The Strategist

M&A transfer 70% of hi-tech companies into other sectors

09/28/2017 - 14:20

Experts from Boston Consulting Group analyzed activity in the global M&A (mergers and acquisitions) market and found out that approximately 70% of technology companies were bought by corporations working in non-technological sectors in 2016. At the same time, the hi-tech sphere once again became the main driver of the growth of the global M&A market, just like in 1999 and 2007. Now, the industry accounts for almost 30% of the world market of mergers and acquisitions.

aotaro via flickr
aotaro via flickr
BCG’s report titled "The Technology Takeover" notes that in 2016 the global volume of mergers and acquisitions amounted to about $ 2.5 trillion, which is approximately at the level of 2015. At the same time, the number of transactions (about 26 thousand) approached peak levels in the M&A market, which were observed both in 1999 and 2007. Mergers and acquisitions in the high-tech sector amounted to about $ 700 billion, that is, about a third of the global volume. Thus, hi-tech market once again became one of the main drivers of the world M&A sector.

As we know, the first decline in the hi-tech market was experienced in the early 2000s, when the so-called high-tech bubble burst. Then, the M&A market collapsed to $ 300 billion in 2001 from $ 900 billion in 2000, and in 2003 sunk to below $ 100 billion.

A curious trend is that number of deals involving those buyers from non-technical sectors that acquire technology companies have grown by 9% since 2012. Now, it accounts for almost 70% of all purchases in the hi-tech sector. At the same time, the share of such transactions has increased in each sector of the industry since 2012.

Analysts of BCG note that key factors that accelerate the growth of M&A transactions in the hi-tech sector include so-called Industry 4.0 (the development of the Internet of things, working with large volumes of data, virtual and augmented reality, 3D printing, etc.), the rapid development of cloud computing and other solutions based on cloud technologies, as well as the search for mobile technology vendors and software applications.

The growing interest in introduction of new technologies leads to the fact that buyers increasingly spare money for acquisition of hi-tech players. The average ratio of the company’s value to the volume of sales in the absorbed digital companies has grown by almost 50% - from 2.1 in 2013 to 3 in 2016. The most significant indicators were recorded in the gaming sector (3.9), financial and technological industries (3.2), cloud-based technology services (2.8) and the development of mobile technologies and applications (2.8). BCG notes that "for companies implementing the concept of" industry 4.0 ", this ratio numbered 2.0. This can be explained by the fact that many of these transactions are aimed at hardware manufacturers, which are usually less profitable compared to software companies." The highest values of the ratio of the value of the enterprise to the sales volume were shown in large acquisitions of technology companies (worth more than $ 1 billion). There, the figure amounted to 3.3, and the ratio of the cost of the enterprise to EBIT - 26.5.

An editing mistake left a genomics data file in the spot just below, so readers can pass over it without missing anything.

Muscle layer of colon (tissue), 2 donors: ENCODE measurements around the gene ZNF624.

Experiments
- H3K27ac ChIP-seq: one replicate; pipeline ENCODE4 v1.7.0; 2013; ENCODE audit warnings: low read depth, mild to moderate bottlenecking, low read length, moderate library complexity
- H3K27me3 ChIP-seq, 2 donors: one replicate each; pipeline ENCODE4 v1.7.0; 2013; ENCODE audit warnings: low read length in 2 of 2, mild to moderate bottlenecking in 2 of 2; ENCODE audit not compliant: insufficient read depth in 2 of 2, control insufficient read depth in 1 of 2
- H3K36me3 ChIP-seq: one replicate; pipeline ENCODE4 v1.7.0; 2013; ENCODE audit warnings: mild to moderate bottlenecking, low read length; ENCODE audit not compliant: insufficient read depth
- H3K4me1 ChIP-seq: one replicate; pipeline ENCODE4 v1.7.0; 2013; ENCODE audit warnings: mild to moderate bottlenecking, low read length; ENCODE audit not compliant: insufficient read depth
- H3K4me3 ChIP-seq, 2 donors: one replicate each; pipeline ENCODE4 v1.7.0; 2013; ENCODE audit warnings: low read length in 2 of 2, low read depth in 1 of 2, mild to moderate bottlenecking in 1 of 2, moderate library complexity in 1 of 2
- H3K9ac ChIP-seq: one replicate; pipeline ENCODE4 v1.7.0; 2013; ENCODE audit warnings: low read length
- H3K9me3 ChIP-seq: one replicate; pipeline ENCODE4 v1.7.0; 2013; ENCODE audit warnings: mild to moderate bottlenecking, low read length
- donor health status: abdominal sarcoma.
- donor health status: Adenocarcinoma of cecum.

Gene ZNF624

The most active buyers in the hi-tech market are private investment and venture funds, which accounted for 29% of the total number of transactions involving non-tech companies. On the second place are financial companies with a share of 18%, the third is occupied by industrial enterprises.

"Digital and advanced technologies have already significantly changed many industries and have a significant impact on a large number of other sectors," said co-author Jens Kengelbach, BCG partner and global leader in the M&A market. "Time of market launch and reaching a critical mass are key criteria, and companies often do not have the time or competent specialists to develop the capabilities they need. To get new opportunities and eliminate the innovation gap, they make a choice in favor of mergers and acquisitions."